1. No audit process: Even in companies that use automated SSH key managers, organizations struggle to audit access. With no trail of who added or deleted keys, when, and why, there is no accountability or ownership for key management.

    Due to the increasing federal regulations and compliance procedures such as SOC 2, auditing is not just a nice feature but mandatory to meet compliance goals.
  1. Risk of misused keys: While attempting to ease the administrative hassle of using SSH keys, administrators may share a common system account rather than using an individual account, which in turn means they’re using the same key. This shared account increases the risk of keys being misused. For example, if one of these administrators leaves the organization, the person can potentially still access a server that uses the shared key.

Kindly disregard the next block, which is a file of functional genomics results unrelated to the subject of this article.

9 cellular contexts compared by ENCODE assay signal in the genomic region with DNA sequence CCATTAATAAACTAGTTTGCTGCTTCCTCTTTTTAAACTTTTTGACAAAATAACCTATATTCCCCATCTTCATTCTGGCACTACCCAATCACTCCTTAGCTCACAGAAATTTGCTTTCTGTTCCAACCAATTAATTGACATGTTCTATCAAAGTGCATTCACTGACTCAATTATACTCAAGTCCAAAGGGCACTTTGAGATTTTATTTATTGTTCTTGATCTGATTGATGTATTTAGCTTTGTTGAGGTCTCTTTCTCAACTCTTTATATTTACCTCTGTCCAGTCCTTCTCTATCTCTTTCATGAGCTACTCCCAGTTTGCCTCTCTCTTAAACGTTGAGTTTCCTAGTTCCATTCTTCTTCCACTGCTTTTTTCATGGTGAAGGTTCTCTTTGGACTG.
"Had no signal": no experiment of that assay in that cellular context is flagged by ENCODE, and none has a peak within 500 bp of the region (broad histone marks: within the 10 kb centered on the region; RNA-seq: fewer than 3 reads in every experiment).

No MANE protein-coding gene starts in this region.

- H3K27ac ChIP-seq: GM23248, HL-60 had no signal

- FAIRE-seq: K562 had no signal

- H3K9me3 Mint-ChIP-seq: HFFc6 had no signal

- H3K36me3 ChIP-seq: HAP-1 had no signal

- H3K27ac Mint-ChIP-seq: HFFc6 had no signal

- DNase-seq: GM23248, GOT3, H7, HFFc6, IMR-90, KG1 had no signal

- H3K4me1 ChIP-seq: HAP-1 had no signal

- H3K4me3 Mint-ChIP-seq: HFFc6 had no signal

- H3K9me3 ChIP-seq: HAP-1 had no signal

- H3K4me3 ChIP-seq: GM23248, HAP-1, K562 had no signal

Best Practices to Move Beyond SSH Key Management

Organizations of all sizes must reckon with the unwieldiness of SSH key management. You can tackle some of these challenges by governing keys according to best practices, like inventorying keys, rotating keys at fixed intervals, and assigning one key per user.

However, these approaches cannot inherently solve all of the issues with the SSH key lifecycle. For example, a key management policy won’t reduce the effort in the manual provisioning process.

The real question is—rather than managing a large number of keys, can you collapse the amount significantly or even eliminate them altogether? Let’s discuss how a control plane, like StrongDM, can help us implement a few best practices:

1. Centralize access management